DEGRAFF: The majority of African-Americans in Memphis and in Tennessee are living in the '40s and '50s?

HANNITY: Hey, Jacques, let me ask you a question.

DEGRAFF: Did he say that?

HANNITY: Barack Obama is post-racial candidate. Remember he said that? Now when John McCain — when the North Carolina Republican Party ran ads that mentioned Jeremiah Wright, which by the way, is a legitimate issue, John McCain was lectured by Barack Obama supporters that he should condemn it.

So why shouldn't the post-racial candidate — and that's Barack Obama — condemn the use of the race card?

Bill Clinton said that Obama played the race card against him as did John McCain.

DEGRAFF: Bill Clinton has said a lot of things, and he's had time to reflect on them.

HANNITY: Yes.

DEGRAFF: And fact of the matter is that your guest just said that the majority of blacks in Memphis and in Tennessee are in the '40s and '50s. That's completely out of touch.

HANNITY: Excuse me, you're not answering my question.

DEGRAFF: That's what he said.

HANNITY: I'm asking why.

DEGRAFF: No, but you're not listening to what I am saying.

HANNITY: If Bill Clinton says he played the race card, if John McCain says he plays the race card, if he uses the words , oh, by the way, they're going to try and make you fear me, after all, I'm black, that's not — that's not playing the race card?

DEGRAFF: He's not in this Tennessee race.

HANNITY: No, I'm talking about the.

DEGRAFF: Do you understand that?

HANNITY: I'm not talking about that.

DEGRAFF: Barack Obama is not in that race.

HANNITY: He said it in Jacksonville.

DEGRAFF: And he's given a major — you can't ask the question and answer it also.

HANNITY: I actually can.

DEGRAFF: Barack Obama also gave a major address on race during this campaign.

PETERSON: Barack Obama.

DEGRAFF: We haven't heard anything from John McCain about race since these races begun.

PETERSON: Barack Obama is not going to say anything.

HANNITY: All right, hang on, Jacques, let me go to you.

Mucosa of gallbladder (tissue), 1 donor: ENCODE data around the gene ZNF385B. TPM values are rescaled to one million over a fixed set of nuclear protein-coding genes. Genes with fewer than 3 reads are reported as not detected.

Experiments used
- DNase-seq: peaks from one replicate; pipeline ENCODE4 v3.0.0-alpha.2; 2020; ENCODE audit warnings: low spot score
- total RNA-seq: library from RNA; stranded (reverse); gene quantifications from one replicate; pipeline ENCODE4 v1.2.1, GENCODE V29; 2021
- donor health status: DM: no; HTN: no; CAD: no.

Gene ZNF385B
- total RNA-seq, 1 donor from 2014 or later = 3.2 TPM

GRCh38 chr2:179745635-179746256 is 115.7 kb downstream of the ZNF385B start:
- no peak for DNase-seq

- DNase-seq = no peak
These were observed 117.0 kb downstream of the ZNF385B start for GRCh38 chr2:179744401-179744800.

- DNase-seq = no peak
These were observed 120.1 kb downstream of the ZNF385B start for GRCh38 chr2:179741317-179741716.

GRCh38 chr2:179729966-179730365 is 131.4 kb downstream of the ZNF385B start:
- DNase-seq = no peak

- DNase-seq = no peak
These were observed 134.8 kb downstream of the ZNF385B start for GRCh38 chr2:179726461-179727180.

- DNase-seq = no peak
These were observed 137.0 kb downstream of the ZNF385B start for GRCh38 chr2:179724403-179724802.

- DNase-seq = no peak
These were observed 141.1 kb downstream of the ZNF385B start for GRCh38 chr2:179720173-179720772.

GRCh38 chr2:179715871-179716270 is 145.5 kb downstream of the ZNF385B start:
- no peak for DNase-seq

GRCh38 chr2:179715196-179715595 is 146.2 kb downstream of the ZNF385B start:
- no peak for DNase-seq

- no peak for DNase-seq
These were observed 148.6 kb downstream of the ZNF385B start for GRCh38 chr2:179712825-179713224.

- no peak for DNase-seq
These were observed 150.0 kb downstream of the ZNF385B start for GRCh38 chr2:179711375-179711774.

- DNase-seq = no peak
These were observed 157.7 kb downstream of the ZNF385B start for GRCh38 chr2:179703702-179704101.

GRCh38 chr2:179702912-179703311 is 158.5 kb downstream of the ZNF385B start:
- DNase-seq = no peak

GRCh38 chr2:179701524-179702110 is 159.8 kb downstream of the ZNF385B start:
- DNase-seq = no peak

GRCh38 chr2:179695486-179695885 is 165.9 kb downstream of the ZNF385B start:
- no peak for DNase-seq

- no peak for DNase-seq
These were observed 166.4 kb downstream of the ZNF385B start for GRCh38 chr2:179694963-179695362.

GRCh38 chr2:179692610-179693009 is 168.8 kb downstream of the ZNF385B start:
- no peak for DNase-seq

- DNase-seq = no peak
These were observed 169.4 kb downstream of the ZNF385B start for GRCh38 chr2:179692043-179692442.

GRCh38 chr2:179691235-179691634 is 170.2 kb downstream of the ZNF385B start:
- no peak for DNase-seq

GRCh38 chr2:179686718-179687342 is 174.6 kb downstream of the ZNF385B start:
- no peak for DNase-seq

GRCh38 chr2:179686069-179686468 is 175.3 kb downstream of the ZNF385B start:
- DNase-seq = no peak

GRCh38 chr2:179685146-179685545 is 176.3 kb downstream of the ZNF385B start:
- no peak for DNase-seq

PETERSON: Let me tell you why. Barack Obama is not going to say anything because — well, first of all, Steve Cohen endorsed Barack Obama before this black woman did but because this woman is black, she's a Democrat, he's not going to say anything for fear of losing the black voters.

HANNITY: All right, Jesse, let me ask you this.

PETERSON: So it's more about race than anything else.

DEGRAFF: Thank you for your penetrating analysis, but the reality is.

HANNITY: Hang on, Jacques, let me get Jesse in here.

DEGRAFF: Ask the question, what is McCain saying?

HANNITY: All right, let me go.

DEGRAFF: What is John McCain saying about race?

HANNITY: Let me ask you.

DEGRAFF: What has he said?

HANNITY: If you hang on, we're going to ask Jesse a question.

Now Bill Clinton said that they played the race card against him, meaning Barack Obama, and that they had planned to do so from the very beginning.

PETERSON: Yes.

HANNITY: He said in June that he said they're going to, you know, say he has a funny name. They're going to try and play a fear card, and after all they're going to tell you he's black. Now he's saying he doesn't look like those guys on a dollar bill.

Is that the race card and did he, as the McCain camps claim, play it from the bottom of the deck?

PETERSON: Without a doubt. It is the race card. It works for black liberal Democrats because he has managed to intimidate white Americans. Barack Obama understands that this will work.

You have to remember that Barack Obama sat on one of the most racist preachers in America teaching black liberation theology for 20 years, so he had to be doing that because he agreed with it. Let's not forget Louis Farrakhan. He spoke at his rally.

So it is about race and Barack Obama understands that.

HANNITY: All right. We've got to break. Thank you both.

Jesse, good to see you in studio, appreciate it.

PETERSON: Thanks.

HANNITY: Appreciate it. And, Jacques, thank you.